Once the weather starts getting cold we get many calls from homeowners saying that they have a roof leak showing up as widespread moisture on the inside surface of the plywood and nail points inside their attic. I first encountered this problem in my early years in business when a roof we replaced kept having this same problem, sometimes forming sheets of ice all over the interior sheathing and nails. I went to the house repeatedly searching for roofing problems but there were none. It was a simple roof with a good roof pitch and all the best materials properly installed. Finally I decided there must be something else going on so we switched focus to the home’s interior and attic space. What could be causing this much moisture? I started doing some research (at the library!) and found articles about similar problems. The causes of this problem were based on dew point, humidity and condensation. The solutions were found in interior moisture control, insulation and ventilation.
A house produces a lot of moisture, in fact gallons of it every day. Cooking, showering, burning fuel, furnace humidifiers, free standing humidifiers and other household items all produce tremendous amounts of water vapor. If you had a roof leak that was concentrated in your attic space that combined all of this moisture into one spot, in your bedroom for instance, you would see a very serious problem. Drywall would be falling into your bed! However, because the gallons of water being produced in your home are in vapor form, you don’t see it. The vapor is supposed to be ducted away to the outside of your home or stay at a level that won’t cause problems. Go back to the home I worked on 20 years ago with ice on the interior surface – there was ONE specific problem we found that corrected their issue immediately – a ceiling bath fan had a 3 foot pipe pointing into their attic and was not ducted to the outside. Look at the amount of moisture that accumulates on your mirror when you take a hot shower – now blow all that moisture into your attic on a cold morning! The vapor is suspended in warm air, which carries more moisture, and is being blown into an attic with cold air which compresses that moisture out. The vapor needs to go somewhere, so it finds the coldest surfaces to cling to. Just like a glass of ice water that leaves a puddle of water on the countertop, the condensation effect in your attic deposits moisture the same way.
Dew and fog function this way: when the temperature drops, moisture in the air is forced out. The dew point is the point at which liquid water will form out of the air.
Let’s say you have a dew point of 68° F, moisture will form anywhere the air can find that is below the dew point temperature. This is why we wake up in the mornings to find our car windshields covered with water or ice. Now look at the air in your home. In the colder months, the inside air is warmer and the dew point is higher than outside air. When this warmer inside air escapes into your attic, where it is combing with outside air, if the temperature and dew point levels are lower, the higher moisture content is immediately forced out of the air escaping from the house and will form condensation on whatever is coldest, which is typically surfaces of sheathing and nails.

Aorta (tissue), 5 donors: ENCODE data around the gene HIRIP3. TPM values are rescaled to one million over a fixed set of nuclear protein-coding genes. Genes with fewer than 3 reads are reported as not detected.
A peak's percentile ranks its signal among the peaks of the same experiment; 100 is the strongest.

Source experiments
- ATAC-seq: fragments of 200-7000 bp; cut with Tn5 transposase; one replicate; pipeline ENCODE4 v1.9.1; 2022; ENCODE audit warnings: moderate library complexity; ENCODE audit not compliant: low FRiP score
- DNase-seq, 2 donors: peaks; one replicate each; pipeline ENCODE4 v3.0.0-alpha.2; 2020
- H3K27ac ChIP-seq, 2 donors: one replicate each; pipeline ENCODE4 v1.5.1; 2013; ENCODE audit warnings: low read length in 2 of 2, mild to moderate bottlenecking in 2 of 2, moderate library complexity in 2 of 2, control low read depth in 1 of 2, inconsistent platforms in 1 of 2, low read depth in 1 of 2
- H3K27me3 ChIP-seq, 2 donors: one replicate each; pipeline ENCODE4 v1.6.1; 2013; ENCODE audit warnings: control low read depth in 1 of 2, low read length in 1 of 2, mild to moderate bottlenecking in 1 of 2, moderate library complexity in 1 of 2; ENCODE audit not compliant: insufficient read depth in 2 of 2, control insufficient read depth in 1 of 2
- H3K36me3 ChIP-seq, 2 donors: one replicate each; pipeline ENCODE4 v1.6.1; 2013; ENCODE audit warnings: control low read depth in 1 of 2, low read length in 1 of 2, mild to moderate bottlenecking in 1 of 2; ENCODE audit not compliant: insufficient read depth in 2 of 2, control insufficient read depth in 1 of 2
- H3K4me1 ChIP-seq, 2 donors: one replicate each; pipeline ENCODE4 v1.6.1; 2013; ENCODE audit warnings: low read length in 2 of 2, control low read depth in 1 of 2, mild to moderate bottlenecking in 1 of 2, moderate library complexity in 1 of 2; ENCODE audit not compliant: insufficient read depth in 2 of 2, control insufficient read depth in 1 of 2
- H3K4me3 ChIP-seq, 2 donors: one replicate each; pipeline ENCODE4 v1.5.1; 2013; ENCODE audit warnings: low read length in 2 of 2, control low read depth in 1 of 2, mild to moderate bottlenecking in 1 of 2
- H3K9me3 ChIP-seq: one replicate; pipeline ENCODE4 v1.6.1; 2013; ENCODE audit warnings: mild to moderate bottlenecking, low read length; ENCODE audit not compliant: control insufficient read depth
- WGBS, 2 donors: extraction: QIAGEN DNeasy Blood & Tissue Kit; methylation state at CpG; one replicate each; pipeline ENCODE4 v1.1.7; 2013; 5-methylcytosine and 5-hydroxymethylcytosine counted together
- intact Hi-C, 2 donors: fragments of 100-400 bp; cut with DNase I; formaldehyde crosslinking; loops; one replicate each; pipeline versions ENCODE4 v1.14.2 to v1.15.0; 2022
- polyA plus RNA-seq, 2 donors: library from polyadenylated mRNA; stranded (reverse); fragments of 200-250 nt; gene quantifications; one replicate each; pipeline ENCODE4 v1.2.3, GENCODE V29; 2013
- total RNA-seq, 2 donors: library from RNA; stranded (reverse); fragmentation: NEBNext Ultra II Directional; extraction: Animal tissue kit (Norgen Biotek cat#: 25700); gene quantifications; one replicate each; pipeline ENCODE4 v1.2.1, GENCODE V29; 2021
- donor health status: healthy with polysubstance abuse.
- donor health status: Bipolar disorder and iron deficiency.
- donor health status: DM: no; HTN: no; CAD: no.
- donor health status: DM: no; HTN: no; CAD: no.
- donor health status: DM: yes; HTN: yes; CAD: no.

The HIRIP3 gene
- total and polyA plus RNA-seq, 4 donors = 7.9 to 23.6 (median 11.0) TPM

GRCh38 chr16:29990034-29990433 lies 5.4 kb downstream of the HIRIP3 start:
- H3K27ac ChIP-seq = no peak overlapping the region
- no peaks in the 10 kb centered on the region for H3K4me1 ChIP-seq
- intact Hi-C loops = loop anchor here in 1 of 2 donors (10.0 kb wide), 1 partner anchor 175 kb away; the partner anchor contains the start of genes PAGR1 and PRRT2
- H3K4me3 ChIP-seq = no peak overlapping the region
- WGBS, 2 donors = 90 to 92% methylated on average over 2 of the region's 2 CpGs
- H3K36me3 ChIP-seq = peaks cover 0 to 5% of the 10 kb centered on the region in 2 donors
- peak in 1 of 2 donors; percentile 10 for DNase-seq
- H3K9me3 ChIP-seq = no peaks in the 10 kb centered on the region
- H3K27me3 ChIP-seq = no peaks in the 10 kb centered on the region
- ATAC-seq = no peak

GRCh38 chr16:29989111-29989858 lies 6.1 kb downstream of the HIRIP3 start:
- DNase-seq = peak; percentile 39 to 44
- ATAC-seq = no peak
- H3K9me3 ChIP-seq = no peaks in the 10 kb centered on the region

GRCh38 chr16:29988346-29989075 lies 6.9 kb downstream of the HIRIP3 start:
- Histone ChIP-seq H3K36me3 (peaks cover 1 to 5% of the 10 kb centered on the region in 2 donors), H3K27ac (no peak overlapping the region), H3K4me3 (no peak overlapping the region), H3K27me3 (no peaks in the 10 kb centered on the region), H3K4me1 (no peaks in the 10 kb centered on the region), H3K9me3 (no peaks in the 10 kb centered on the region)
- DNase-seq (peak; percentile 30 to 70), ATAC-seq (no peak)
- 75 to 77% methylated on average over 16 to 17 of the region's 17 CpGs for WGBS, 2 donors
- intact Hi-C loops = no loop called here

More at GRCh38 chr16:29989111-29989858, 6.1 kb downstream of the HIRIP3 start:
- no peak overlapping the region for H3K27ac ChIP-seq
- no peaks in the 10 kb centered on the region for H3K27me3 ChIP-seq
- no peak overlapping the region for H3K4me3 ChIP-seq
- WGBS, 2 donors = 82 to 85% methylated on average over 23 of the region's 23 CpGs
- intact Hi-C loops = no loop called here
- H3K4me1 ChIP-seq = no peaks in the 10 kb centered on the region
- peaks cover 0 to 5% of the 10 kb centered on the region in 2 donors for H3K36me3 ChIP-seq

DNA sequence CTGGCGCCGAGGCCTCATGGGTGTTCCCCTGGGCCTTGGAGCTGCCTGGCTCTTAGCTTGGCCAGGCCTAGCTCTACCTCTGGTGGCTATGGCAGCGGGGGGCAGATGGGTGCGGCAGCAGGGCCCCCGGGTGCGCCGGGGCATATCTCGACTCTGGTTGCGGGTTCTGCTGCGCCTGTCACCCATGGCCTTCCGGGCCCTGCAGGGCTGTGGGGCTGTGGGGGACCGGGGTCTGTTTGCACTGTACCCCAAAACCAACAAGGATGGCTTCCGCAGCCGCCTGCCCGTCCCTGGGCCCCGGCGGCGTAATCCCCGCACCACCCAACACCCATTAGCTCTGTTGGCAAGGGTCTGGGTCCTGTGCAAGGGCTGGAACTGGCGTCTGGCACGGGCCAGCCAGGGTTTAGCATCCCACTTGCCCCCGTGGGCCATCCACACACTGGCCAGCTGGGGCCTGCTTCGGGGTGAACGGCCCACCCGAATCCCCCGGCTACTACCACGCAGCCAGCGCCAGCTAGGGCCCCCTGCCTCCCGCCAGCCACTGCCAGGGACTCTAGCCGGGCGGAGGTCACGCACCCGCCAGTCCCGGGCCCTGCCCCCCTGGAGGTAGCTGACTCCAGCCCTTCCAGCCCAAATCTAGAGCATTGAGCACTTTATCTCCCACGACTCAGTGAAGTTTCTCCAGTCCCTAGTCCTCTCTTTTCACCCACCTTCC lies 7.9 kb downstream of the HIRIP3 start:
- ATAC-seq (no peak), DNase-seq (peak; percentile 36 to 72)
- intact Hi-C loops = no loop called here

To solve this problem, the moisture being produced needs to be managed and kept in check. A clothes dryer removes gallons of water out of your laundry in every load so it needs to be carried away to the outside of the home. This is obvious but the same is true for bathrooms with showers and in your kitchen.
These high humidity environments need to have fans that pull the air through duct work directly to the outside of the home. The inside of the home needs to be checked thoroughly for all types of sources of moisture and then confirm that the moisture is being carried all the way outdoors.
The second thing to manage is the temperature and humidity level in the home. Many furnaces have whole house humidifiers that make your home more comfortable in the winter time by pumping vapor into the forced air system. These humidifiers, as well as stand-alone units, can quickly get out of control and overwhelm the home’s moisture balance, typically in the attic, but also on windows and other surfaces.
The third item is insulation and seals. Preventing the warm moist air from escaping freely into the cold attic space is not to be underestimated. An attic insulation level of R49 is now code while only 30 years ago it was just R19. The pull down stairs, light fixtures (especially recessed lights) and other openings in the ceiling need to be sealed off so that air does not transfer through.
The fourth thing is attic ventilation. A soffit intake area paired with ridge vents is the most common system. But this soffit to ridge ventilation pattern is largely based on hot air rising, drawing air into the soffits as the air is pushed up through the ridge vents. Therefore it can only do so much when the attic is cool and too much moisture is getting into the attic. When this occurs, an add-on item such as a power attic fan with a humidistat could be needed.
For further information regarding this issue, please refer to these articles: //www.human.cornell.edu/dea/outreach/upload/attic-condensation-2.pdf